- I was great in English: yes, of course.
- I was a little late on this one: I didn't write my first YA novel until I was in 7th grade, and then I wrote another in 9th grade. This was back before the days of computers, of course, so I wrote them by hand. On notebook paper. In pencil. I still have them.
|Notice: coffee to the left, notepad to the right.|
This article reminds me of an excellent book I read when I was about to write my dissertation. The best piece of advice in this book--advice that I rely on to this day--is to keep a notepad beside the computer. As I'm writing, I of course think of things that absolutely must be done at this very minute: I have to wash the dishes! Find all the used Kleenex and throw them away! Do some stretching! File all my medical bills! Instead of doing them, I write them down, and I get to do them when I'm finished with my writing goal.
Of course, when I've met my writing goal, I have no interest in doing any of those things.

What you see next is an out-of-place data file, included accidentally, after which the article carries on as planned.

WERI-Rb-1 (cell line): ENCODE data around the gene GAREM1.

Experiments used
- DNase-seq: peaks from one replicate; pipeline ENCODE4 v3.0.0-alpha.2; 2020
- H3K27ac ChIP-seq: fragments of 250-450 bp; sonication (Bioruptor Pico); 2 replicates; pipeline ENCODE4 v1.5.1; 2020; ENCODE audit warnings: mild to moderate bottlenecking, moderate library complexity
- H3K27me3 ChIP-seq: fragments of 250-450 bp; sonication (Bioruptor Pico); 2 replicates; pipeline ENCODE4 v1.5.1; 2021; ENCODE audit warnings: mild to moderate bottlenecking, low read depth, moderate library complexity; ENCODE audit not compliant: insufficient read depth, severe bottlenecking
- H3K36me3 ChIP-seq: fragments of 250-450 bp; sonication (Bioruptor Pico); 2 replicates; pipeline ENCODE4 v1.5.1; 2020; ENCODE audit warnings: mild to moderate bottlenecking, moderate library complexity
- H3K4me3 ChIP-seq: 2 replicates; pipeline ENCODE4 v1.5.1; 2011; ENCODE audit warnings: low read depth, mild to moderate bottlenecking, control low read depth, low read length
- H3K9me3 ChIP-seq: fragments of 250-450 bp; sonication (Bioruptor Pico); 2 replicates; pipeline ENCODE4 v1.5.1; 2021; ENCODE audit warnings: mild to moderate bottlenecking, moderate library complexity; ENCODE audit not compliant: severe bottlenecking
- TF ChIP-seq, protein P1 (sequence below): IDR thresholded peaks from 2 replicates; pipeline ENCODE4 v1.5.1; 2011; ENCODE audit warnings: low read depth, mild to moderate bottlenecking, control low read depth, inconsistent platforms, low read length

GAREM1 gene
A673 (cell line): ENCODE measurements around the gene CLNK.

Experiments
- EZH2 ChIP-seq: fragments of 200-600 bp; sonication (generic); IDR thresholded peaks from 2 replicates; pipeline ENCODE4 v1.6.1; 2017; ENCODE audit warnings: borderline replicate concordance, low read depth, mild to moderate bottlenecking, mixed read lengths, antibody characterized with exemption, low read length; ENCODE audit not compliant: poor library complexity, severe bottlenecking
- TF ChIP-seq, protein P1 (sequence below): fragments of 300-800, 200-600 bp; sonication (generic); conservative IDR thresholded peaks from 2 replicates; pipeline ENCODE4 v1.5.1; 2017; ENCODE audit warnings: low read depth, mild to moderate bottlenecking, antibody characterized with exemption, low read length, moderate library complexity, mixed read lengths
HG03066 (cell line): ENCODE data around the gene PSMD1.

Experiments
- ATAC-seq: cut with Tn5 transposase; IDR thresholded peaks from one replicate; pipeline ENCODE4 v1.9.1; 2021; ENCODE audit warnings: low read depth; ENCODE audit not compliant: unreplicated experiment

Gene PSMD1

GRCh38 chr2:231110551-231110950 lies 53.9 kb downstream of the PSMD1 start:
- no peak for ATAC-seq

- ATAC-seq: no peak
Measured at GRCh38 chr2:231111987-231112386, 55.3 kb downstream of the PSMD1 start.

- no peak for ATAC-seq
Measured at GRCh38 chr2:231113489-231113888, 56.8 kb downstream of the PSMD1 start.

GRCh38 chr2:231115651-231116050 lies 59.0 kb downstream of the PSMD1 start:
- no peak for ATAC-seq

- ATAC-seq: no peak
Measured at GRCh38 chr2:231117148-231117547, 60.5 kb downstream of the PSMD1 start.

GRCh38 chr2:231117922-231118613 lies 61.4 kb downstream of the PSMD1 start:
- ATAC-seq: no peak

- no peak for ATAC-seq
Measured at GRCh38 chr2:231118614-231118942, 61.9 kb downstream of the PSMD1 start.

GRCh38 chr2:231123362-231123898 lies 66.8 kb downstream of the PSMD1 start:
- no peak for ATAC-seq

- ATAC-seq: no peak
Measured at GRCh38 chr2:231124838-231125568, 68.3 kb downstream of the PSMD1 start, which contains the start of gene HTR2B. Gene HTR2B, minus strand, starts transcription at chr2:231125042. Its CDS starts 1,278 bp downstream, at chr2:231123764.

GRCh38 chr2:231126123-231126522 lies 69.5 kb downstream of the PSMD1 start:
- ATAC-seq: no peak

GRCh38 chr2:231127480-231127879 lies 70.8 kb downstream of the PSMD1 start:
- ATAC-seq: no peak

Toward the end of the article I stop relating quite so fully. First of all, I got my ass kicked in graduate school. It was clear to me that I actually wasn't as smart as all my classmates, so I started working hard hard hard just to keep up. As it turns out, I did just fine--but I didn't (and don't) think it was because of my inherent brilliance. And second, I'm not teaching at an Ivy League school, which means I'm constantly interacting with students who also don't believe in their inherent brilliance, and who come to my office hours wanting to know how to do at least acceptably well--or who come to my office hours because they're so excited by the ideas they're encountering that they want to do more and more.
Finally, I do think that parental praise is hugely important. My parents did think I was brilliant. But they always acknowledged that the rest of the world might not agree, and I needed to have a sense of my own worth and also work hard.
So here I am, successfully writing a blog post.